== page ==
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Psychotherapy for specific phobia in adults

Randi E McCabe, PhD
Richard Swinson, MD
Section Editor
Murray B Stein, MD, MPH
Deputy Editor
Richard Hermann, MD


Specific phobia is an anxiety disorder characterized by clinically significant fear of a particular object or situation that typically leads to avoidance behavior. Phobic fears include animals, insects, heights, water, enclosed places, driving, flying, seeing blood, getting an injection, and choking or vomiting.

Specific phobias are among the most common mental disorders, and can be highly disabling [1,2]. However, they are also among the most treatable mental disorders [3-6]. Despite availability of efficacious treatments, the majority of individuals with specific phobias are hesitant to seek treatment [7]. This may be due to lack of knowledge that the phobia is treatable, embarrassment to disclose the phobia to a health professional, accommodation of the phobia through avoidance, or fear of increased anxiety or discomfort in the course of treatment [5].

Psychotherapy for specific phobia in adults is discussed here. The epidemiology, pathogenesis, clinical manifestations, course, and diagnosis of specific phobia in adults are discussed separately. Pharmacotherapy for specific phobia in adults is also discussed separately. Specific phobias and other manifestations of acute anxiety experienced by patients undergoing clinical procedures are also discussed separately. Specific phobia and other fears in children are also discussed separately. (See "Specific phobia in adults: Epidemiology, clinical manifestations, course and diagnosis" and "Pharmacotherapy for specific phobia in adults" and "Overview of fears and phobias in children and adolescents".)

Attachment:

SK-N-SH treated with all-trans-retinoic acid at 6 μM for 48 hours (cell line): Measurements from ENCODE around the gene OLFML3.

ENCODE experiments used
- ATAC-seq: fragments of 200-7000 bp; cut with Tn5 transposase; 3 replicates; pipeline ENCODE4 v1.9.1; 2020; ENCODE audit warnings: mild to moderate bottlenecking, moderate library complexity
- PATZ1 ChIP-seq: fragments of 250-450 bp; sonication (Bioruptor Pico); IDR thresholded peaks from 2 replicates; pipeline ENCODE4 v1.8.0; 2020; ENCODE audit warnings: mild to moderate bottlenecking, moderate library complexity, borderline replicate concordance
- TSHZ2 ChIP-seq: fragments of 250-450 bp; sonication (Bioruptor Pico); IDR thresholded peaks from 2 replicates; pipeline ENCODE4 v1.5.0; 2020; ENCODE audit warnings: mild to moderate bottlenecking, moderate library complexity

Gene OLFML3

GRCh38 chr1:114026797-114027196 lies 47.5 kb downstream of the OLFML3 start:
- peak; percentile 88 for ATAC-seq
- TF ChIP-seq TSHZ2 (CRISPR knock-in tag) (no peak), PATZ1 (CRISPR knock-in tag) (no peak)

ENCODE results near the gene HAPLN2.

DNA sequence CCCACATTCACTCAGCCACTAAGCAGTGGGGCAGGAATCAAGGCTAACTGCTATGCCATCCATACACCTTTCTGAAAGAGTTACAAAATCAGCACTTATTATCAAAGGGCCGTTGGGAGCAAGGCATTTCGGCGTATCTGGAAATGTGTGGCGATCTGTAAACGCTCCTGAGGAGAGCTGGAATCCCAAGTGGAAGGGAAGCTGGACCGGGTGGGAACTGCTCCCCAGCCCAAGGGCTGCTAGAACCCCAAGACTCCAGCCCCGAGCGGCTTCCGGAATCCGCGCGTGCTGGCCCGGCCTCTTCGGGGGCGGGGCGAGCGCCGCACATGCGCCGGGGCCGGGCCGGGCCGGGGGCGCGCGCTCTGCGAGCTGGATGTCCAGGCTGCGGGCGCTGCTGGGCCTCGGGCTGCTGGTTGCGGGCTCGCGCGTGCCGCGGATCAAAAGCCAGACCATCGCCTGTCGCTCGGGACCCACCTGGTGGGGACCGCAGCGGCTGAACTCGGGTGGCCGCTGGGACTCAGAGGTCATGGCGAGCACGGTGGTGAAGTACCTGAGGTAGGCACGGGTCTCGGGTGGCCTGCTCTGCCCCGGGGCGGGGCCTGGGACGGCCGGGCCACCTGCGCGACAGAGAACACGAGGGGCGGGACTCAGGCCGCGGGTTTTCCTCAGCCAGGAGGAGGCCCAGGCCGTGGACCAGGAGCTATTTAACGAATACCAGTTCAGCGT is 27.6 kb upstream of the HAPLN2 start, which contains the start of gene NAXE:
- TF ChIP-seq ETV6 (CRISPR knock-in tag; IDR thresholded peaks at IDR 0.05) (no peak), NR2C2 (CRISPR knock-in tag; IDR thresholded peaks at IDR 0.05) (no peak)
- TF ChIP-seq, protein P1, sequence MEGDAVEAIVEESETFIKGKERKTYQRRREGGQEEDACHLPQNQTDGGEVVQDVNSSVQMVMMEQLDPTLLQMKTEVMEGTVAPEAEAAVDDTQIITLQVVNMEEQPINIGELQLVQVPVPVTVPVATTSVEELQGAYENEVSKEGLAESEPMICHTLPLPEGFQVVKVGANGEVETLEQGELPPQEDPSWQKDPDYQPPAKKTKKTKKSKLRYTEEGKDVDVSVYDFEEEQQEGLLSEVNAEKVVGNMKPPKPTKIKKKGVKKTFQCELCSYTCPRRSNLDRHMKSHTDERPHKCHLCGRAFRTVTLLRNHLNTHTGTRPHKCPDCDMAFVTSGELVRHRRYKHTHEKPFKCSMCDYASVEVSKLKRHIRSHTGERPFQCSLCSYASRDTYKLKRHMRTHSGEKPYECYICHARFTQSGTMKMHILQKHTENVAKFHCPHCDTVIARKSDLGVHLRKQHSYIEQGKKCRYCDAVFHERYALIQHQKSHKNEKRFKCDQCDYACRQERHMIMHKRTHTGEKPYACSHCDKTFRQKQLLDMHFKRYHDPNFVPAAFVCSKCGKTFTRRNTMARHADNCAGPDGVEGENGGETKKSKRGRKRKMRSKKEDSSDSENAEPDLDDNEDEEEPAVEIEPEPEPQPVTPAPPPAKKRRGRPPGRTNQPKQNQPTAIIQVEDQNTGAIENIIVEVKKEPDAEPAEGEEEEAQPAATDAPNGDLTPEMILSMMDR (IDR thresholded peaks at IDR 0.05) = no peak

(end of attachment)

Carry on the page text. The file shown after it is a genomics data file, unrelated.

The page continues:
First-line treatment for specific phobia is cognitive-behavioral therapy (CBT) that includes exposure treatment [8]. CBT consists of cognitive and behavioral strategies designed to alter maladaptive thoughts and behaviors that serve to maintain emotional distress. Different types of exposure and different combinations of CBT interventions are used to treat differing presentations of specific phobia [9].

Pharmacotherapy has a limited role in treatment of specific phobia. Medications are used when CBT is not available or when patients prefer medication to CBT despite the lack of comparably robust supporting evidence from clinical trials. Medications (most commonly benzodiazepines) may also be used when there is insufficient time to treat with CBT (eg, patient with fear of flying presents a week or two prior to anticipated flight) and/or when exposure to the feared stimulus is expected to be a rare occurrence (eg, city-dwelling patient with fear of horses needs to travel to a ranch for a family event). (See "Pharmacotherapy for specific phobia in adults".)

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Literature review current through: Oct 2017. | This topic last updated: Nov 06, 2015.
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